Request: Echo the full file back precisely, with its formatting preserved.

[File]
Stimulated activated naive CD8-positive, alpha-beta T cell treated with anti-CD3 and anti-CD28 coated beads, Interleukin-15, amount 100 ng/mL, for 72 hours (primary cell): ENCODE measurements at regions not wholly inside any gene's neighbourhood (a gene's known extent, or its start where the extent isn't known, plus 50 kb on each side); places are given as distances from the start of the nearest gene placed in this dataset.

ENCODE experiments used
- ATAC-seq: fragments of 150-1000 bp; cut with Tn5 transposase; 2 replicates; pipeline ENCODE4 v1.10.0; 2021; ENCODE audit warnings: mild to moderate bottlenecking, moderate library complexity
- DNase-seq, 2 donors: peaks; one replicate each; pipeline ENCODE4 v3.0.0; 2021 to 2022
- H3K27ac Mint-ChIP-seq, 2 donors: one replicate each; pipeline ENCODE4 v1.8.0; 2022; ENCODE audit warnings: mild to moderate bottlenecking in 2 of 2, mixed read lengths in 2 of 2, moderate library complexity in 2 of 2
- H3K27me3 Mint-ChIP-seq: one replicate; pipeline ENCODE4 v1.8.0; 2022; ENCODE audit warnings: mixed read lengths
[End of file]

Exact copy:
Stimulated activated naive CD8-positive, alpha-beta T cell treated with anti-CD3 and anti-CD28 coated beads, Interleukin-15, amount 100 ng/mL, for 72 hours (primary cell): ENCODE measurements at regions not wholly inside any gene's neighbourhood (a gene's known extent, or its start where the extent isn't known, plus 50 kb on each side); places are given as distances from the start of the nearest gene placed in this dataset.

ENCODE experiments used
- ATAC-seq: fragments of 150-1000 bp; cut with Tn5 transposase; 2 replicates; pipeline ENCODE4 v1.10.0; 2021; ENCODE audit warnings: mild to moderate bottlenecking, moderate library complexity
- DNase-seq, 2 donors: peaks; one replicate each; pipeline ENCODE4 v3.0.0; 2021 to 2022
- H3K27ac Mint-ChIP-seq, 2 donors: one replicate each; pipeline ENCODE4 v1.8.0; 2022; ENCODE audit warnings: mild to moderate bottlenecking in 2 of 2, mixed read lengths in 2 of 2, moderate library complexity in 2 of 2
- H3K27me3 Mint-ChIP-seq: one replicate; pipeline ENCODE4 v1.8.0; 2022; ENCODE audit warnings: mixed read lengths